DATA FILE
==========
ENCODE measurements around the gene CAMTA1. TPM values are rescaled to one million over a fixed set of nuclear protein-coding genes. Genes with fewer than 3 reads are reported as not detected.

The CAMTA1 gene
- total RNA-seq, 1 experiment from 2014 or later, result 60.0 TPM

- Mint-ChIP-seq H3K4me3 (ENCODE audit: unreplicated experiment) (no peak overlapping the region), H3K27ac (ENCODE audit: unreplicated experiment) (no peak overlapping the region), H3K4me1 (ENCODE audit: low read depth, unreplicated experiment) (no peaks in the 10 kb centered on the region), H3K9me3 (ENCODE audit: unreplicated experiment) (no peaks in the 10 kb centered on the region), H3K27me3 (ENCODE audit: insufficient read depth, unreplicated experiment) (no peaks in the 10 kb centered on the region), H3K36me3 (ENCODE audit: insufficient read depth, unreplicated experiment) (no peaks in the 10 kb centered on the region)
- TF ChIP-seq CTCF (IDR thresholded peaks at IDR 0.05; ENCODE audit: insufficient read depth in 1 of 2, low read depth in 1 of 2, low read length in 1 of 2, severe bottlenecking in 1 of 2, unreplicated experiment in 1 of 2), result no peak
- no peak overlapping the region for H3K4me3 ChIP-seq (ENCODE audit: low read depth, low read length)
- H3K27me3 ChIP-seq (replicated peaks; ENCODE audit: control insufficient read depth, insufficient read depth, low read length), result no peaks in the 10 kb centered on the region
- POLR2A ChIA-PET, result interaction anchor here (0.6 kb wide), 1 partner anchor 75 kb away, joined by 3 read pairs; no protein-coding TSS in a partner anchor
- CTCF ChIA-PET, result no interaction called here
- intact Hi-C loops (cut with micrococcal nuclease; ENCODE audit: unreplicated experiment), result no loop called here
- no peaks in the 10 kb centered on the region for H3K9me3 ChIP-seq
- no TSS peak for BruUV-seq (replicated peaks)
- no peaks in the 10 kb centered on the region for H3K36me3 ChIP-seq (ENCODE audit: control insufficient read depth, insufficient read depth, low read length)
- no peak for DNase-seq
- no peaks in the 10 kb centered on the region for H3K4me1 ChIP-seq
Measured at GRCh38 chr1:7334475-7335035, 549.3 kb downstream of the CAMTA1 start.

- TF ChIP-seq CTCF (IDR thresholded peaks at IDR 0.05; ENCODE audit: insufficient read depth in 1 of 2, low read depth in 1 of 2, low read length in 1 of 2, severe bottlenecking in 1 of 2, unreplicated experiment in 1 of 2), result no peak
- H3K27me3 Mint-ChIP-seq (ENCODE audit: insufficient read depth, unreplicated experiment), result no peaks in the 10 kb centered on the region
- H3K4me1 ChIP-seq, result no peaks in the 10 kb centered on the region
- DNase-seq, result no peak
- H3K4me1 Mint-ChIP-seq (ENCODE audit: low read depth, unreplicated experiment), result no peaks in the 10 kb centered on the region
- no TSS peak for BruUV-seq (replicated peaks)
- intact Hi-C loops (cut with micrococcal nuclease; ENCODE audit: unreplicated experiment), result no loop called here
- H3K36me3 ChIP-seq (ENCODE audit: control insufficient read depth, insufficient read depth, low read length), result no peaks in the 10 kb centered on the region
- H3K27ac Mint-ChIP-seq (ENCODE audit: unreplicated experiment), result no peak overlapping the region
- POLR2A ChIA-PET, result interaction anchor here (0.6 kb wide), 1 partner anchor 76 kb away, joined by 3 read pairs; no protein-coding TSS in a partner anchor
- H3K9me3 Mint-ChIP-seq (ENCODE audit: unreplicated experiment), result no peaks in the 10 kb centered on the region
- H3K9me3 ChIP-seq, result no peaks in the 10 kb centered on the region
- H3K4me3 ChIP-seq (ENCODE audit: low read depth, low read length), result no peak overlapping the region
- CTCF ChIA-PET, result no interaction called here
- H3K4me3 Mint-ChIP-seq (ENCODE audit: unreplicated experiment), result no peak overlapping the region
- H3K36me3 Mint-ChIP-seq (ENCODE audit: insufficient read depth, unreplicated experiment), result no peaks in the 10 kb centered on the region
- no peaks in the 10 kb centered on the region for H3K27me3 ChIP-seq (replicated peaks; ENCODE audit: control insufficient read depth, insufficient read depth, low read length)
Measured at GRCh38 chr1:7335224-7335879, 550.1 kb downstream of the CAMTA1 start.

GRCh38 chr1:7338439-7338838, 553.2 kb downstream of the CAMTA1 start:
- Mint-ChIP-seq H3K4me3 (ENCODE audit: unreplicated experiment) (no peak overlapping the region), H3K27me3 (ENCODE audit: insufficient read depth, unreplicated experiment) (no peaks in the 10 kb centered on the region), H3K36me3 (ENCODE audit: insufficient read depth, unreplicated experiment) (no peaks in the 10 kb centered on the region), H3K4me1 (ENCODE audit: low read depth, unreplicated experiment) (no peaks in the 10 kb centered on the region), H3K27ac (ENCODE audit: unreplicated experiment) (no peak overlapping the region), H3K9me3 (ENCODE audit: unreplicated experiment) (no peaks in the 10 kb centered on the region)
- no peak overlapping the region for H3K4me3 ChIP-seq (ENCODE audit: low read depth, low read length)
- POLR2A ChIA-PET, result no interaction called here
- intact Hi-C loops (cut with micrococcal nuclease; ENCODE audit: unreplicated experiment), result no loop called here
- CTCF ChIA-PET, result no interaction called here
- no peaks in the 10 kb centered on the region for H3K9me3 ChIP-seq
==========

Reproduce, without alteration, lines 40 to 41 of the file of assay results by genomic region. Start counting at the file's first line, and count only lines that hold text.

- CTCF ChIA-PET, result no interaction called here
- no peaks in the 10 kb centered on the region for H3K9me3 ChIP-seq